2017 ISAKOS Biennial Congress Paper #135

Success of Debridement and Implant Retention for Periprosthetic Joint Infection in TKA – Does the Surgeon Matter?

Simon W. Young, MD, FRACS, Auckland NEW ZEALAND
Mark Zhu, MBChB, Auckland NEW ZEALAND
Saiprasad Ravi, MBChB, Auckland NEW ZEALAND
Richard Cowley, MBChB, Auckland NEW ZEALAND
Chris Luey, MBChB, Auckland NEW ZEALAND

North Shore Hospital, Auckland, Auckland, NEW ZEALAND

FDA Status Cleared

Summary

Involvement of a specialist arthroplasty surgeon was associated with a 2.9 times higher success rate for DAIR in TKA. Specialist arthroplasty surgeons were more likely to perform modular exchange. This study suggests surgical technique and thorough debridement is likely to be important to the success of DAIR in TKA.

Abstract

Introduction

Prosthetic joint infection (PJI) is a devastating complication following total knee arthroplasty (TKA). In acute haematogenous and early post-operative PJI, debridement and implant retention (DAIR) is often the initial treatment and reported success rates vary. The aim of this study was to identify factors affecting the success of DAIR and in particular whether involvement of a lower limb arthroplasty surgeon (LLA) can affect outcome.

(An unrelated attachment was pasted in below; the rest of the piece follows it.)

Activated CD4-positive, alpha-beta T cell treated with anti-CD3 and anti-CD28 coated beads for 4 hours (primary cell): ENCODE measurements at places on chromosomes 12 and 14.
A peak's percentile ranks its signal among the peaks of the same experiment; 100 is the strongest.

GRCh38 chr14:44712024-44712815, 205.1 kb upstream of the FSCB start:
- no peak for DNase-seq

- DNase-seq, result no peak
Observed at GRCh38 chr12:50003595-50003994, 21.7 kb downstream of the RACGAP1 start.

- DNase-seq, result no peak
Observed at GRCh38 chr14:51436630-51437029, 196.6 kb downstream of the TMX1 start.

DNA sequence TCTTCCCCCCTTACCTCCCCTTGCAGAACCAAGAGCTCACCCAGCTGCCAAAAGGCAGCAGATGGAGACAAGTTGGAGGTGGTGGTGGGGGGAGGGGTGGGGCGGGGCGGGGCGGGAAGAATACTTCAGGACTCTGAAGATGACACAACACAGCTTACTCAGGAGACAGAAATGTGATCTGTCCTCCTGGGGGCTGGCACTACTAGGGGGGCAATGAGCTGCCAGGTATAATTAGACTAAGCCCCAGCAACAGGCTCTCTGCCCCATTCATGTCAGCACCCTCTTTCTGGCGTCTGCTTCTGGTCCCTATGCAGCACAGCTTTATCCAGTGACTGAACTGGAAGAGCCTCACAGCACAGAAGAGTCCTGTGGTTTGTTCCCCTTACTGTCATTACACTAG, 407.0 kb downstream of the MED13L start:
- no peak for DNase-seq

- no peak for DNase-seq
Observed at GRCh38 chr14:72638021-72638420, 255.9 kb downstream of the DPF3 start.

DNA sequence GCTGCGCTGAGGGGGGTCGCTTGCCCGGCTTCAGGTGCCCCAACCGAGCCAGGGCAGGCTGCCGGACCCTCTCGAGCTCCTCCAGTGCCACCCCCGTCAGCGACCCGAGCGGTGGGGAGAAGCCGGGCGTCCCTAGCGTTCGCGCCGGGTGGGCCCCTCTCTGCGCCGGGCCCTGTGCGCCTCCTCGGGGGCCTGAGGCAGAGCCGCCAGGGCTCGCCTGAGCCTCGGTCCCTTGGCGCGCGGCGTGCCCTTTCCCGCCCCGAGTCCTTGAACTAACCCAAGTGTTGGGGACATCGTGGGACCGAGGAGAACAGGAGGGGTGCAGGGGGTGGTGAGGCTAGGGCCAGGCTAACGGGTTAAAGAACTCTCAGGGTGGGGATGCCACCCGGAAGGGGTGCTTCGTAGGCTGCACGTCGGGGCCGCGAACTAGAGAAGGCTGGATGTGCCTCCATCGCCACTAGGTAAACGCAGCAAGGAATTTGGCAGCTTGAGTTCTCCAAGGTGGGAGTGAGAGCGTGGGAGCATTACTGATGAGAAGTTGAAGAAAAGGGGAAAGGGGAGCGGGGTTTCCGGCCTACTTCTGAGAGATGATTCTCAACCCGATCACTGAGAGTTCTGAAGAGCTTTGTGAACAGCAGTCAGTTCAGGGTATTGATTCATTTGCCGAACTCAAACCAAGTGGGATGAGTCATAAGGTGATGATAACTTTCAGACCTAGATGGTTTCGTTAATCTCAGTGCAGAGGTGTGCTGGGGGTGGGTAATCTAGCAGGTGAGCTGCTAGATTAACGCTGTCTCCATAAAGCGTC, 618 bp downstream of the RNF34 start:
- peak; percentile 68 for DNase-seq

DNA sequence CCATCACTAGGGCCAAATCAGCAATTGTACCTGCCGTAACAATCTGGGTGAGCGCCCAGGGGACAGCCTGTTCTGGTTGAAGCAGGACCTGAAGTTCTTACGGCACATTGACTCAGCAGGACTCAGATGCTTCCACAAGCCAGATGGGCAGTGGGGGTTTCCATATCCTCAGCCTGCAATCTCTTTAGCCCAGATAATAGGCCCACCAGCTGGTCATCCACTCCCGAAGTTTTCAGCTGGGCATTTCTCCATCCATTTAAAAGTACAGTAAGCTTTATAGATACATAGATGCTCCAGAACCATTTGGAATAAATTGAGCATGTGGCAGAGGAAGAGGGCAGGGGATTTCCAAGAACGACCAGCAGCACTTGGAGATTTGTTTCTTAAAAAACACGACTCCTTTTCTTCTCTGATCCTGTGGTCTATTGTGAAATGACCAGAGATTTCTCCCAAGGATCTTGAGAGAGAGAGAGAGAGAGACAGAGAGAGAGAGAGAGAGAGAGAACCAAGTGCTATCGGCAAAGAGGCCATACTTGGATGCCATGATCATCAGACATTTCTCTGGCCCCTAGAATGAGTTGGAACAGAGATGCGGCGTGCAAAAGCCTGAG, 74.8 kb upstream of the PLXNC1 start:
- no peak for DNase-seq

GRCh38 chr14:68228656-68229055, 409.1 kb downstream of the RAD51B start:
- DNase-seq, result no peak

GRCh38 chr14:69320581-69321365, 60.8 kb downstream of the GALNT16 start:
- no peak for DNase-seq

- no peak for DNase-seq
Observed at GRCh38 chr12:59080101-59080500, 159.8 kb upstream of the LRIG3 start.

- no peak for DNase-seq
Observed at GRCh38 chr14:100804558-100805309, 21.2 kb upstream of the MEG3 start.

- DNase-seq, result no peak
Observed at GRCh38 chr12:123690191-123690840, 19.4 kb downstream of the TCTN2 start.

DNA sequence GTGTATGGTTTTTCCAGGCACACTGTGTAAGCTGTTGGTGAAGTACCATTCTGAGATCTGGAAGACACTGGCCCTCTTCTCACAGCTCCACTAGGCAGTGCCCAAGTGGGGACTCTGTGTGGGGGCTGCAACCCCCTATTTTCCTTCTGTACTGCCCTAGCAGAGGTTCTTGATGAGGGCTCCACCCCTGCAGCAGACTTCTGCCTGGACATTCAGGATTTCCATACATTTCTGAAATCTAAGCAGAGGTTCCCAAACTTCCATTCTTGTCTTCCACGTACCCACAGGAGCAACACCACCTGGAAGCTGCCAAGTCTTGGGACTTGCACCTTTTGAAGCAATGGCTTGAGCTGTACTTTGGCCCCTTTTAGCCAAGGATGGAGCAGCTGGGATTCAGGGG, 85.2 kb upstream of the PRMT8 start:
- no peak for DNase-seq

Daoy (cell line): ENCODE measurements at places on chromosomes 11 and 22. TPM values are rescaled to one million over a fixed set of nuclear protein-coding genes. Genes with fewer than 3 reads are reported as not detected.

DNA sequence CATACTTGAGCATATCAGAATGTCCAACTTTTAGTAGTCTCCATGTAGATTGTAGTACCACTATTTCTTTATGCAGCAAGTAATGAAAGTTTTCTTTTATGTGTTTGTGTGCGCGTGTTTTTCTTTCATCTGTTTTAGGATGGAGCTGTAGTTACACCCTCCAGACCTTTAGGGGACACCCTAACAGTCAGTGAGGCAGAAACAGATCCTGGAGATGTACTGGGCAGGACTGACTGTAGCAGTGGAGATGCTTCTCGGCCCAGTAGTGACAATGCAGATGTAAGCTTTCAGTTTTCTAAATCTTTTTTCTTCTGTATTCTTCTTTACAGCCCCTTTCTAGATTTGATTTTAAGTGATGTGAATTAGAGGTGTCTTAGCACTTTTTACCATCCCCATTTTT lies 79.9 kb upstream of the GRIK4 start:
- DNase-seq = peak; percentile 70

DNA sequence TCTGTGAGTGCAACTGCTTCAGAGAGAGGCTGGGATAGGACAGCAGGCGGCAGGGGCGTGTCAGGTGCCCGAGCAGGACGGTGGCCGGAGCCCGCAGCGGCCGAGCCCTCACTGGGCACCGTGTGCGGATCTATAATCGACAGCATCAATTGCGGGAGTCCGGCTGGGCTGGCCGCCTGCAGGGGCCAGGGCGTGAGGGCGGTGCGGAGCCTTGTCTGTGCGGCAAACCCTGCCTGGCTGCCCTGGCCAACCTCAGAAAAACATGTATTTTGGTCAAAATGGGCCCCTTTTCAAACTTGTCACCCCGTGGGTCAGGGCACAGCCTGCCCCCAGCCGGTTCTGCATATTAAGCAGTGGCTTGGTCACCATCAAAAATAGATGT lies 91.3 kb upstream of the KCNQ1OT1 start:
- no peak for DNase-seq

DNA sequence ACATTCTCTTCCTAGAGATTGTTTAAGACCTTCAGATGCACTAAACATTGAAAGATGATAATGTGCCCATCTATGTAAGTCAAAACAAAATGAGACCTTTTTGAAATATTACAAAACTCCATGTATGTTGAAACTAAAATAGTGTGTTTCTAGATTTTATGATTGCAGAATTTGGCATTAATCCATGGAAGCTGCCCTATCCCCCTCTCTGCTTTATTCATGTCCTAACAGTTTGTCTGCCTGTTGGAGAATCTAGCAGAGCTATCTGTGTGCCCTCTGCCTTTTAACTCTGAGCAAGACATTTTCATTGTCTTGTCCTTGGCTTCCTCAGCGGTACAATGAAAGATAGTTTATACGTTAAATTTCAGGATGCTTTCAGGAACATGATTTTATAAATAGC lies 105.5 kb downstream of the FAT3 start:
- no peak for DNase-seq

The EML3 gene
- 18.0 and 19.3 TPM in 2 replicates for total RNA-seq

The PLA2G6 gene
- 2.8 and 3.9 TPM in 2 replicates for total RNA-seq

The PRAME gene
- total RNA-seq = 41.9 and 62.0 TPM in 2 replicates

Method

In a multicentre review over a 15 year period we identified 137 patients undergoing DAIR for first episode PJI following primary TKA at one of three tertiary hospitals. Patients receiving arthroscopic washouts, culture negative PJI, and previous PJIs were excluded. Data on patient, hospital, and surgical factors were identified including age of implant, time to theatre, presence of gross purulence, bacterial subtype, inflammatory markers, relevant comorbidities, whether modular component exchange was performed, and whether a lower limb arthroplasty surgeon performed the procedure. Treatment success was defined as infection eradication characterized by no clinical failure (healed wound and painless joint) or infection recurrence, and no mortality or further surgery due to PJI within minimum two-year follow up post DAIR. Multivariate analysis was performed using a logistic regression model to identify factors associated with successful DAIR.

Results

Overall failure rate of DAIR in TKA was 42%. A specialist arthroplasty surgeon was present in 49% of cases. Arthroplasty surgeons performed modular exchange in 92% of cases compared to 57% for other surgeons (RR1.6, P <0.01). On multivariate analysis, involvement of a specialist arthroplasty surgeon was the only factor associated with a significant increase in success of DAIR (OR 2.94, P=0.01). Age of prosthesis less than 90 days and the lack of macroscopic purulence (OR 2.44, p=0.04) increased DAIR success on univariate analysis only.

Conclusions

Involvement of a specialist arthroplasty surgeon was associated with a 2.9 times higher success rate for DAIR in TKA. Specialist arthroplasty surgeons were more likely to perform modular exchange. This study suggests surgical technique and thorough debridement is likely to be important to the success of DAIR in TKA.